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MIAMI NATION Miami, Oklahoma

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1 MIAMI NATION Miami, Oklahoma
Laurie Shade, CDM, CFPP Title VI Director/Director of Community Services

2 Laurie Shade, CDM, CFPP I began employment in a local Nursing Home on October 31, 1976 as a kitchen aide, as a temporary job. I was 20 years old and my daughter was a baby, and I wanted to work a few hours a day. A few months later, I began to train as a cook, and prepare regular & therapeutic diets on a daily basis for 82 residents. I had no idea where this would lead!

3 During the following months, cooking and serving the elderly residents was one of the most enjoyable jobs a person could have. I learned that strict sanitation, proper food handling, controlling waste, and staffing (or lack of it!) was VERY important. These were lessons that would take me into the future. In May of 1979 I was approached by the owner of the facility to enroll in Dietary Managers School. I did not know the impact that would have on my life at that time. Work would continue, working regular shifts, and going to school, working under the direction of a consultant dietitian, on regular job duties and as a preceptor for out of classroom assignments as part of the course study.

4 In June of 1980, I graduated from Northeast Technology Center, Afton, OK. I chose to apply for Certification, meaning I would complete continuing hours of education for the duration on my work years, or 45 hours every 3 years, which has gone on to the present. These hours have been in sanitation, staffing, personnel management, therapeutic diets,stress management, food cost control, waste control, proper food handling, and others. Schooling has changed as information has changed.

5 In July of 1980, I found myself the Dietary Manager of all Food Service operations in the same facility where I was taught. I managed all food & dietary operations for the next 14 years….(this is my temporary job!!)

6 In addition to being a Certified Dietary Manager, in 1980 I became a member of Green Country Dietary Managers, which is one of the districts of Oklahoma Dietary Managers. In 1981, I was elected as secretary/treasurer of this organization and would serve two terms. In 1984, I was elected as Vice President; served a one year term, and then in 1985, was elected to President, to serve 2, two year terms. It was my pleasure to serve this organization, and I met many knowledgeable people, many of whom I am still in touch with.

7 In 1988, requirements for Certification in the Dietary Managers Association changed, meaning that everyone wishing the Certification status would have to take a national test; passing it or having to retrain. I took the test, 8 years out of Dietary school, and passed it, staying a CDM. In 2000, another level of requirement was added for further certification, the Food Protection Course. I tested, passed, and became a CFPP.

8 During the years I worked at the Health Care facility I got to interact with patients on a daily basis with all sorts of health and mental problems, as well as understanding the aging process. This laid the ground work for a life in the Title VI Program. I would later discover that I knew many of the elder’s families, and that I had serviced many of their loved ones already. During this time, I learned what food means to the elderly. Food is not only nourishment, it is socialization, and independence.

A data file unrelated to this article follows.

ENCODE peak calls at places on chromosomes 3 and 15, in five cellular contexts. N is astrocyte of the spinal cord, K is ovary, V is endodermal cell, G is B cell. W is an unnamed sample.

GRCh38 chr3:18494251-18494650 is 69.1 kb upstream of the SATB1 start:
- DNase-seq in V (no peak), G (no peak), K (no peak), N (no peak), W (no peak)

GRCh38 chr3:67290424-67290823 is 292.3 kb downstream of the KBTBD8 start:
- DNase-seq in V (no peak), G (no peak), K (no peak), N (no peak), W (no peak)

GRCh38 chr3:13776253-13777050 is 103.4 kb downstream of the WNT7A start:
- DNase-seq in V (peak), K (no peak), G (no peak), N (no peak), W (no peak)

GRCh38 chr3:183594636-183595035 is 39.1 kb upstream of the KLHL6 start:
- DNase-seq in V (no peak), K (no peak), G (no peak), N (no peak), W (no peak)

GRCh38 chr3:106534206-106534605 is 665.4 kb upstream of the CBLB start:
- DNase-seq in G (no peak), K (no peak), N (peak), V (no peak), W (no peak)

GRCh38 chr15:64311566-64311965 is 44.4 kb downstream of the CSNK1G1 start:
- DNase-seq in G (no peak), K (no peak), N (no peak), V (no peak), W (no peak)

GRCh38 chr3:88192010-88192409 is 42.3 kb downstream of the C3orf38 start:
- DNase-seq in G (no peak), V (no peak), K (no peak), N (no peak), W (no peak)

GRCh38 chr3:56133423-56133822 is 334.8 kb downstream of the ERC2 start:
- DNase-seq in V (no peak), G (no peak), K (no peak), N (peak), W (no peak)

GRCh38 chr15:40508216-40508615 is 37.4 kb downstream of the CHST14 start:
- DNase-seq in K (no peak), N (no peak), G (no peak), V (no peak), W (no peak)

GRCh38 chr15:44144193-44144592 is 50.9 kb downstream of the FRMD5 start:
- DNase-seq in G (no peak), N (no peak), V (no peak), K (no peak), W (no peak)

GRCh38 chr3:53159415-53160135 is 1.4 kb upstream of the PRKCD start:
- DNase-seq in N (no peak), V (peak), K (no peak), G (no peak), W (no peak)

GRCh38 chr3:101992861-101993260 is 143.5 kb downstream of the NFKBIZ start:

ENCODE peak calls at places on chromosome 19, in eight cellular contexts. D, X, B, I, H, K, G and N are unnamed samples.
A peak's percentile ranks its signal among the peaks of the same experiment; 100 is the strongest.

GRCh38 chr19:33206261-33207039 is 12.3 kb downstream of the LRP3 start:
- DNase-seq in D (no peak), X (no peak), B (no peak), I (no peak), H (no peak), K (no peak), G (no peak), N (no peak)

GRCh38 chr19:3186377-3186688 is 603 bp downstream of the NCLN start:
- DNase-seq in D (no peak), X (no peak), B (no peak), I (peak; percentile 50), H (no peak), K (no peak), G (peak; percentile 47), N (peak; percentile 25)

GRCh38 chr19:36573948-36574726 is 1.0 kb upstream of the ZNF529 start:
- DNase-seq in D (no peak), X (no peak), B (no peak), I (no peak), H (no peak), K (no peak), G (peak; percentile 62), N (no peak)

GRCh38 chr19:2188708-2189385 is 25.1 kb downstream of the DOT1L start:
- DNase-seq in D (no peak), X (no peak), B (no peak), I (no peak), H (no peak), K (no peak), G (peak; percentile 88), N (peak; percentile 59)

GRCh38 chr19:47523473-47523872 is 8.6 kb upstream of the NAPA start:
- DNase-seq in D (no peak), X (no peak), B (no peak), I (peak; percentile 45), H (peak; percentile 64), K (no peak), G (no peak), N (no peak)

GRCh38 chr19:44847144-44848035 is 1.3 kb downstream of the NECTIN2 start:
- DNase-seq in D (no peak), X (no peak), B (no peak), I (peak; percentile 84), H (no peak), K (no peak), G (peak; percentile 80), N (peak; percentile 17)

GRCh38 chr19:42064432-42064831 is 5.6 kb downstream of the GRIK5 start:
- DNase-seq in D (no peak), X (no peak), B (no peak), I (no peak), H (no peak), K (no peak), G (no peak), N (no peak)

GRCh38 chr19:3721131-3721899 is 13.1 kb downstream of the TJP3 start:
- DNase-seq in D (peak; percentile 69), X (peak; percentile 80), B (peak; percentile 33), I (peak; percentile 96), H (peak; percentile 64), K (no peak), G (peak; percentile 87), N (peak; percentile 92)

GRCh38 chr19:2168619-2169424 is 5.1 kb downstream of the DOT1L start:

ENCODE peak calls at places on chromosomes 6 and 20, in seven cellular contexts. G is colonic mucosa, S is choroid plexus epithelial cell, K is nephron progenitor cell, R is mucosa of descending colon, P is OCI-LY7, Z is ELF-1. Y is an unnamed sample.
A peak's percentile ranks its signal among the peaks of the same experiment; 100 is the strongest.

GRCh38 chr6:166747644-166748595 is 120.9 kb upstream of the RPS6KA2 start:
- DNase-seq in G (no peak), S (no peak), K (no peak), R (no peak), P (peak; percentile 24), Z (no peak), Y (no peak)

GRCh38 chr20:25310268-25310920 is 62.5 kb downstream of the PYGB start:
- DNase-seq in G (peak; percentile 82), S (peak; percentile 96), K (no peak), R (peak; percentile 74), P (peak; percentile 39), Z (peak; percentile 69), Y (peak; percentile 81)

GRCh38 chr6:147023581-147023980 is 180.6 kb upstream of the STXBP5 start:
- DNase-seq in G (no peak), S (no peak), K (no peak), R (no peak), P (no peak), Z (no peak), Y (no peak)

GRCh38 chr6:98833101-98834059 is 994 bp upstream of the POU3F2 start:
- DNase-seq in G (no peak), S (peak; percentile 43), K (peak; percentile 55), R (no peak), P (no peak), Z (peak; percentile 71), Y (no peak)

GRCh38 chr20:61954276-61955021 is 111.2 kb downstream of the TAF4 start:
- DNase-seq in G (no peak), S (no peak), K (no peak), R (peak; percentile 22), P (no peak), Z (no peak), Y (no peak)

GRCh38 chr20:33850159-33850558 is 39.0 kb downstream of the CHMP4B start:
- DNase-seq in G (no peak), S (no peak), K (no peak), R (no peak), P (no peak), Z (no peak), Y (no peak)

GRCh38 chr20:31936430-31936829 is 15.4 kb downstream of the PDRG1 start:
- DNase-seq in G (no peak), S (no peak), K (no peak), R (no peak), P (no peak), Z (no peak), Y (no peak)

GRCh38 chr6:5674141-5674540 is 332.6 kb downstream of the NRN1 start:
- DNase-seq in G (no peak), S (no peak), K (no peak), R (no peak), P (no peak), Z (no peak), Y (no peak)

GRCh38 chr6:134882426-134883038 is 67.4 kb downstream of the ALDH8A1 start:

9 When we think about meals and what goes on in a home, where is all the action? In the kitchen. This is where children gather after school for a snack, and where elders gather to sit around a table to talk or craft, and usually food items are included. That is also where the loss of a spouse or other family member is felt, due to death or sickness.

10 On June 1, 1994, I began employment with the Miami Nation, in the Title VI Program. My position was Meal Route Delivery Person & Janitor. It turned out that all the years spent in the Nursing Home would be such an asset when working with the Meal Route clients. I loved it!! In 1995, there was an opening in the Title VI Office, and I applied for Title VI Secretary, and was appointed.

11 That is where the Title VI Program comes into play for the elders
That is where the Title VI Program comes into play for the elders. We strive for our Nutrition Center at the Miami Nation to be a safe, neutral place. A place where elders feel at home, among friends, and where they like to come. We strive for the meal served at the Miami Nation Nutrition Center to be the best, most nutritious meal that elder will receive for the day. That is my goal, and the staff’s goal, for every day.

12 The Miami Nation Title VI Program is made up of a Consortium of three tribes:
The Ottawa Tribe of Oklahoma, which contracts Part A & Part C services to us. The Peoria Tribe of Oklahoma, which contracts Part A services to us. I feel the success of the Miami Nation Title VI Program is their success also. It takes resources from all three to make this large program work.

13 The Miami Nation Title VI Program serves elder meals at 2 locations, with like services being offered at both sites. The Nutrition Center, located at Tribal Headquarters – 202 South Eight Tribes Trail in Miami, Oklahoma. The Miami Tribe’s Longhouse, located 4 miles West of Commerce, Oklahoma, serving the rural community of eligible participants in that area. Upon completion of the new Myaamia Senior Center, the meal site of the Longhouse will move to that site, which is approx. 2.5 miles away from the existing site.

14 The Miami Nation has some exciting things going on right now for the elders of the Tribe, and the Title VI Program elders. The Myaamia Senior Community is being formed at this very time. In this Community there will be an Assisted Living facility, which is under construction at this time. There is a new Senior Center, which is nearing completion at this time, along with a Wellness Center, with construction just starting.

15 The Miami Nation Wellness Center will be located right next to the Myaamia Senior Center, will easy access for all Title VI clients. We are SO excited about this facility, because it will contain a therapeutic pool for water exercise, along with an indoor walking track! It will be a great addition to the Myaamia Community!

16 The Miami Nation has also received a grant from the Administration for Native Americans, to be used in conjunction with the Title VI Program. This grant will provide the commercial kitchen equipment, walk-in freezer & cooler in the new Myaamia Center, crafts,exercise,computer training for elders, sessions on food education & therapeutic diets, and a community garden!